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Thread: Weekly quartet. Just a music lover perspective.

  1. #4651
    Senior Member allaroundmusicenthusiast's Avatar
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    Have I been cut out?

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    Senior Member Allegro Con Brio's Avatar
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    Quote Originally Posted by allaroundmusicenthusiast View Post
    Have I been cut out?
    Of course not! An unfortunate mistake, sorry about that
    "If we understood the world, we would realize that there is a logic of harmony underlying its manifold apparent dissonances." - Jean Sibelius

    "Art is an attempt to transport into a limited quantity of matter, modeled by man, an image of the infinite beauty of the entire universe." - Simone Weil

    "Ceaseless work, analysis, reflection, writing much, endless self-correction, that is my secret." - Johann Sebastian Bach

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  4. #4653
    Senior Member Merl's Avatar
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    Poor Vicente.

    Lol, I posted the wrong meme for Vicente before. Oh well, we all make mistakes (said the Dalek climbing off the dustbin). Here's the proper one.....

    pick.jpg
    Last edited by Merl; Dec-04-2021 at 21:55.

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  6. #4654
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    Am I confused or is this a joke? The Cage was allaroundmusicenthusiast's turn, wasn't it?

  7. #4655
    Senior Member allaroundmusicenthusiast's Avatar
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    No! I was just saying that in ACB's original list for the next round I didn't show up at the bottom.

  8. #4656
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    For next week my proposal is Arenski First String Quartet.
    Hope you enjoy it.

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  10. #4657
    Senior Member Merl's Avatar
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    Quote Originally Posted by Vicente View Post
    For next week my proposal is Arenski First String Quartet.
    Hope you enjoy it.
    Am I right in thinking there's only 2 recordings of this, Vicente (Ying and Lajtha)?

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  12. #4658
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    Quote Originally Posted by Merl View Post
    Am I right in thinking there's only 2 recordings of this, Vicente (Ying and Lajtha)?
    Yes, you are right.

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  14. #4659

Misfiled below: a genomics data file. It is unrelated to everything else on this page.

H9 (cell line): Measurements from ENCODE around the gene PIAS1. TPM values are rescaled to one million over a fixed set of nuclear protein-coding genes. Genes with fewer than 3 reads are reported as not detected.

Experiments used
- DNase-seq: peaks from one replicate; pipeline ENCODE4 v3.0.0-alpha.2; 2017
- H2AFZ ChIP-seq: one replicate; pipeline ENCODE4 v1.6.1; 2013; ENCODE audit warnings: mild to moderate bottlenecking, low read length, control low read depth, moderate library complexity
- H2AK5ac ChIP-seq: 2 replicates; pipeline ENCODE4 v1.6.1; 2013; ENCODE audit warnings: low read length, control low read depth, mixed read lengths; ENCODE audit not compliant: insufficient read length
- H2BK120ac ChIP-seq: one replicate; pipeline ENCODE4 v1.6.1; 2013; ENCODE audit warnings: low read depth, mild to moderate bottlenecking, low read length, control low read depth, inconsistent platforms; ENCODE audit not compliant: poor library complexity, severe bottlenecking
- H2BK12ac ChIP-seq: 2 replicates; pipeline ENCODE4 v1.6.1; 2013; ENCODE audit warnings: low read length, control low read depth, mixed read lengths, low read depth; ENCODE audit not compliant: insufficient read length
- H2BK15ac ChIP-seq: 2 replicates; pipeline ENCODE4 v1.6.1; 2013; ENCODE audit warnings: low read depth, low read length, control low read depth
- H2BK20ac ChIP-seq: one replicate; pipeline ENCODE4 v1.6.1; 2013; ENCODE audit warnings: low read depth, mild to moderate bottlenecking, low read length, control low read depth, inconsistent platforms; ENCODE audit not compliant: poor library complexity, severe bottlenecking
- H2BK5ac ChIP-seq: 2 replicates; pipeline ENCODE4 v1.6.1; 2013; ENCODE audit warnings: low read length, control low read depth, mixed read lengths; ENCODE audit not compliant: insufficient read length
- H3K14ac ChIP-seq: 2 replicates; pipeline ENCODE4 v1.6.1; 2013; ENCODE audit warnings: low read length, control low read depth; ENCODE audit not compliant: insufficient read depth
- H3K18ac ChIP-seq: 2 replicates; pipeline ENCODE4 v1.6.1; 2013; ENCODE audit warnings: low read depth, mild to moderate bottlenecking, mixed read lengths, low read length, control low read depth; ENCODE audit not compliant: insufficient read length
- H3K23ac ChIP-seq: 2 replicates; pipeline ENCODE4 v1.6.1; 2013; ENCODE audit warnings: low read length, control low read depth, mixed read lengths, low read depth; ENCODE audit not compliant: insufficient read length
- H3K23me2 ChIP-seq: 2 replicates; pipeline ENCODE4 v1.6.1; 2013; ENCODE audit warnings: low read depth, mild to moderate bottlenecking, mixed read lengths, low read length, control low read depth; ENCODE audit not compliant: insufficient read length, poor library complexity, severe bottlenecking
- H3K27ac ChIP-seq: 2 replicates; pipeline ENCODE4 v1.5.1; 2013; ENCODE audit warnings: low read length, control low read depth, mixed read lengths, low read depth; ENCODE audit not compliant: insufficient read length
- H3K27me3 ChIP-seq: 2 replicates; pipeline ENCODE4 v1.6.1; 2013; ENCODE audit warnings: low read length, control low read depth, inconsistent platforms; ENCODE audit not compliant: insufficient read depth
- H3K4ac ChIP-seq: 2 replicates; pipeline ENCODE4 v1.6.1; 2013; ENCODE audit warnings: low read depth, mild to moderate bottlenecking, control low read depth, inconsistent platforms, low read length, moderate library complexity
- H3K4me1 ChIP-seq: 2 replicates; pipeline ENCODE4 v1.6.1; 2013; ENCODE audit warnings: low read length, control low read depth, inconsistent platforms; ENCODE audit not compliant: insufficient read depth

Senior Member Merl's Avatar
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    Nice pick, Vicente. We had Arensky's excellent 2nd quartet a bit ago. This one is also impressive on first listen and I particularly like the Variations on a Russian Theme finale. I'll give this some welly over the week to see if it impresses even further but its all positive up to now. Interesting quartet. Thanks V. At least my blog review will be simple. Lol
    Last edited by Merl; Yesterday at 20:50.

  15. #4660
    Junior Member Snowbrain's Avatar
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    Quote Originally Posted by Bwv 1080 View Post
    I happen to think Volkov’s portrait was accurate even if some of the details were sketchy. Hard to believe Dsch lived through the Great Terror as close as he was to it, without it having an impact on the work

    He 8th SQ is not just a piece of absolute music that can be listened to like Bach
    Been reading through last year's discussion around DSCH's 8th quartet and wanted to jump in here (if anyone is still following/interested)...

    It's curious to me that many of the opinions posted about composers and their works here seem to lack much background knowledge of the composer and the times s/he lived in. In the case of DSCH, there's no way you can understand his music without reading a number of books about his life and times. The 8th quartet is absolutely autobiographical, a snapshot of a tortured soul living under extreme social and political tyranny. Unless you understand the conditions in which a composer has lived and created his art, you can't say you truly understand what the composer is saying. I didn't say "you can't like or not like" the work of art, but understanding only comes with knowledge, and if you just listen to Shostakovich (DSCH) without learning about his life, you won't understand what his music is saying, why in his case so much of his music has such a tragic-satiric feeling.